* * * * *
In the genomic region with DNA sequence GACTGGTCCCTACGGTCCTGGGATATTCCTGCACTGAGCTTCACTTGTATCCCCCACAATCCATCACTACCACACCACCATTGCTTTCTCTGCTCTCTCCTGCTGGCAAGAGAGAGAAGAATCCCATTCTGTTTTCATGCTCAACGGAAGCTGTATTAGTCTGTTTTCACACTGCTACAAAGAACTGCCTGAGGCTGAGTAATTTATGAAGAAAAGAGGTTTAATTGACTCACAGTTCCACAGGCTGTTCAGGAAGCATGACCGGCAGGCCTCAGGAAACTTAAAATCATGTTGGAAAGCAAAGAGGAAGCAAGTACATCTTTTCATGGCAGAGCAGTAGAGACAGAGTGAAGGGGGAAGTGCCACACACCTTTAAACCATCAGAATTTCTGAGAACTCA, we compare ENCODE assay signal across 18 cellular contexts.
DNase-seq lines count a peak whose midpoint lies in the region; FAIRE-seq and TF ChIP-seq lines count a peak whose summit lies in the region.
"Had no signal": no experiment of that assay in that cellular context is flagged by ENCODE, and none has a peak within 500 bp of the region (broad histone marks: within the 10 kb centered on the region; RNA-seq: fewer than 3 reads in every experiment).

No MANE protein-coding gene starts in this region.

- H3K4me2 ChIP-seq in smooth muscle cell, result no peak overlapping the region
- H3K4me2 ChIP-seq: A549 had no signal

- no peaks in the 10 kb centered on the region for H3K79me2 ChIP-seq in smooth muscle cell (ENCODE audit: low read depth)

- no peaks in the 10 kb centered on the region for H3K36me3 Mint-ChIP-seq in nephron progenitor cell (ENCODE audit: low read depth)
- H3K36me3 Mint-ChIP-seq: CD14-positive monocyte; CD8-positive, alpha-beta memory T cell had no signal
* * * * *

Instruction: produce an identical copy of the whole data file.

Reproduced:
In the genomic region with DNA sequence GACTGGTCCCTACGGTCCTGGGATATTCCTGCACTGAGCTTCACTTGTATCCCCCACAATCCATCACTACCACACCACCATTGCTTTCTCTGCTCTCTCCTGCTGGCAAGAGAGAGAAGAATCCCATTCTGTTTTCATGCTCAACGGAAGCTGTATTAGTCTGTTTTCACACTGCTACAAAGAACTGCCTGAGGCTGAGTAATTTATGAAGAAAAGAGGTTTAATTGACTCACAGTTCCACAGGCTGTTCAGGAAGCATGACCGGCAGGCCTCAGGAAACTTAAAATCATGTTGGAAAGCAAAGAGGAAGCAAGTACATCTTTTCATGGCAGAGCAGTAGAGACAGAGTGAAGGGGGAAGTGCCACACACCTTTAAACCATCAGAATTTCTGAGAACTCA, we compare ENCODE assay signal across 18 cellular contexts.
DNase-seq lines count a peak whose midpoint lies in the region; FAIRE-seq and TF ChIP-seq lines count a peak whose summit lies in the region.
"Had no signal": no experiment of that assay in that cellular context is flagged by ENCODE, and none has a peak within 500 bp of the region (broad histone marks: within the 10 kb centered on the region; RNA-seq: fewer than 3 reads in every experiment).

No MANE protein-coding gene starts in this region.

- H3K4me2 ChIP-seq in smooth muscle cell, result no peak overlapping the region
- H3K4me2 ChIP-seq: A549 had no signal

- no peaks in the 10 kb centered on the region for H3K79me2 ChIP-seq in smooth muscle cell (ENCODE audit: low read depth)

- no peaks in the 10 kb centered on the region for H3K36me3 Mint-ChIP-seq in nephron progenitor cell (ENCODE audit: low read depth)
- H3K36me3 Mint-ChIP-seq: CD14-positive monocyte; CD8-positive, alpha-beta memory T cell had no signal